New rules would force agencies to report the pay of senior bosses and disclose the government's spending on contractors in reforms pushed by independent reviewers.
A draft paper by former Telstra chief executive David Thodey and Medibank Private chair Elizabeth Alexander says there is a lack of transparency around executive pay and expenditure on contractors in the public service.
It found that some agencies have continued to ignore a request from leaders of the Prime Minister's department and Finance department to voluntarily publish information about executive pay on their websites.
Companies, or individuals, receiving a large amount of the government's contractor spending would also have their names listed in annual reports under the new reporting rules.
The independent review of rules for government agencies released its draft paper amid growing scrutiny of the Coalition's booming spend on contractors, which has more than doubled in the last five years at the largest Australian Public Service workplaces.
Mr Thodey, the CSIRO's chairman, is also leading a separate independent inquiry into the federal bureaucracy commissioned by Prime Minister Malcolm Turnbull that may lead to its biggest overhaul in more than 40 years.
All government agencies and companies should report the pay - including allowances and bonuses - of individual senior managers in annual reports to at least the same level of transparency required of ASX-listed companies, the draft review found.
"There are high expectations around the timely and adequate disclosure of executive remuneration by listed companies," it said.
"Disclosure of executive remuneration should be at least as important in the public sector, where high transparency standards are expected."
The government should also establish reporting rules similar to others before 2013 that would force agencies to report the number, and average pay, of all senior executives and highly paid staff by band, the draft report recommended.
It said most agencies were open to disclosing their executives' pay and had reported being frustrated by recent changes to reporting rules, and confusion it had caused about how remuneration should be disclosed.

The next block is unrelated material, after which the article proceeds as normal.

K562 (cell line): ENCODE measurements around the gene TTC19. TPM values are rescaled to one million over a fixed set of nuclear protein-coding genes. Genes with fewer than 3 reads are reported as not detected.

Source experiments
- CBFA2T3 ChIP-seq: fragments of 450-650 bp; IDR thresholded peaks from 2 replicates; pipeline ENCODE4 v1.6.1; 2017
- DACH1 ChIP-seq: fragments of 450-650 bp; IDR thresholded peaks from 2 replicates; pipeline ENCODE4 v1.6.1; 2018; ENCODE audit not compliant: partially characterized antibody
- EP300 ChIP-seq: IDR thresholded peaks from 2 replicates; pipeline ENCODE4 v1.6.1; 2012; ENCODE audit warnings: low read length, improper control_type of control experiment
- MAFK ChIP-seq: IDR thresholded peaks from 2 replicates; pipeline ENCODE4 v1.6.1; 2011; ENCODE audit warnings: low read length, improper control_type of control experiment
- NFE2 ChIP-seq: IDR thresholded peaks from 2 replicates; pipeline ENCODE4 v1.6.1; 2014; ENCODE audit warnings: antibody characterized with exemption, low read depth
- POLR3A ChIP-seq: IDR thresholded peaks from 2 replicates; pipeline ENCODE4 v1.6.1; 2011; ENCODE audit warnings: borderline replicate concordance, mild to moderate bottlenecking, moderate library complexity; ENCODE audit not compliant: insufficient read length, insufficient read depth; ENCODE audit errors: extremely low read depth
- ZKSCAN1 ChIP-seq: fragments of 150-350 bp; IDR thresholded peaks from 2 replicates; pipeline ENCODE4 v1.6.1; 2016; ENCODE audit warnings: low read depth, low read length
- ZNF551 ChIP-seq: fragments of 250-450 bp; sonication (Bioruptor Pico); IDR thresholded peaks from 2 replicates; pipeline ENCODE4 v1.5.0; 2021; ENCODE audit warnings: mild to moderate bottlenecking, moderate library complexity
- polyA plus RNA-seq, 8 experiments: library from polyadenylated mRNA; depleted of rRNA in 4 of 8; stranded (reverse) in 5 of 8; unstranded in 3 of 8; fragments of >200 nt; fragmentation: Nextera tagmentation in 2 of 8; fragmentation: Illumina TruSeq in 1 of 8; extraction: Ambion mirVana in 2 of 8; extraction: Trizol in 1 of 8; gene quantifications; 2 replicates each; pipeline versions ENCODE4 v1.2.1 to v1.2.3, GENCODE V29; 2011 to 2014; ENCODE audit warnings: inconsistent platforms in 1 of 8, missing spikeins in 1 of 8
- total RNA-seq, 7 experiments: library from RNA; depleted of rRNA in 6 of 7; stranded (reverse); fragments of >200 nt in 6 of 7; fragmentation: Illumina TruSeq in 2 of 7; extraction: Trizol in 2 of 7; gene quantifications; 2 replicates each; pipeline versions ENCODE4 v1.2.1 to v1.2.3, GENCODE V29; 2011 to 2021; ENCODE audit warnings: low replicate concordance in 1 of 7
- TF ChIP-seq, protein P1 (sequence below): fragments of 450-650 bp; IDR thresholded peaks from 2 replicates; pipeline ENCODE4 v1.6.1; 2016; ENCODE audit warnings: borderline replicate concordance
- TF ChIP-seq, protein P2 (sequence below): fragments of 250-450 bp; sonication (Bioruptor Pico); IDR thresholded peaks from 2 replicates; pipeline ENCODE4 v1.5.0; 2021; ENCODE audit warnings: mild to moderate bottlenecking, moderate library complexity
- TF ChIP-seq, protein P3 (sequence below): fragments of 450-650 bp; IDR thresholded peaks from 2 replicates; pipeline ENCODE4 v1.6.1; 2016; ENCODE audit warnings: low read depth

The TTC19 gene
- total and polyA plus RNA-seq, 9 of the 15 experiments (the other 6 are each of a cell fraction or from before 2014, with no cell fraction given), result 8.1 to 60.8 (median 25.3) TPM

"They have asked for a clear and consistent approach for everyone," the report said.
After secretary of the Prime Minister's department Martin Parkinson wrote in May 2017 to portfolio secretaries asking them and their agencies to publish information on executive pay on their websites voluntarily, only half did so within the requested deadline, according to the report.
A joint request followed from Dr Parkinson and Finance secretary Rosemary Huxtable, but there were still agencies that had not complied, it said.
Agencies should report their total spend on contractors and consultants in annual reports, and departments should have to disclose the number of new and ongoing contracts, it recommended.
Businesses and individuals receiving 5 per cent or more of an agency's contractor and consultancy spending would have their name disclosed under the reporting rules.
In cases when this included fewer than five organisations or individuals, agencies would have to disclose their top five contracts and consultancy service providers by value.
The report urged the government to phase out hard copy annual reports, and require that they are presented to parliament on or before September 30, after finding current rules did not allow adequate scrutiny.
Ms Alexander and Mr Thodey met with heads and senior staff of multiple agencies during the review, including Dr Parkinson, Defence secretary Greg Moriarty and Ms Huxtable.
Labor called for the Coalition to reveal how much money it was spending on labour-hire firms instead of hiring permanent staff, accusing the government of waste.
Finance Minister Mathias Cormann said the appropriate use of consultants and other contractors kept the overall cost of government administration low, when agencies needed to access relevant skills temporarily, or the expertise was more efficiently obtained in the private sector.
"The bottom line is that the overall cost of government administration as a proportion of overall government expenditure, which includes the cost of consultants, is continuing to fall under the Coalition," he said.
Senator Cormann said the Coalition government would consider the final report's findings and recommendations.
Labor's finance spokesman Jim Chalmers, employment spokesman Brendan O'Connor and public accounts committee deputy chair Julian Hill said the public had a right to know how much money was going to contractors, consultants and well-paid executives.
Since the change of government in 2013, annual expenditure on labour contractors for 18 of the largest workplaces has ballooned from $318 million to more than $730 million as the Coalition imposed staffing caps and shed public servants.
The draft report is open for public comment until June 22.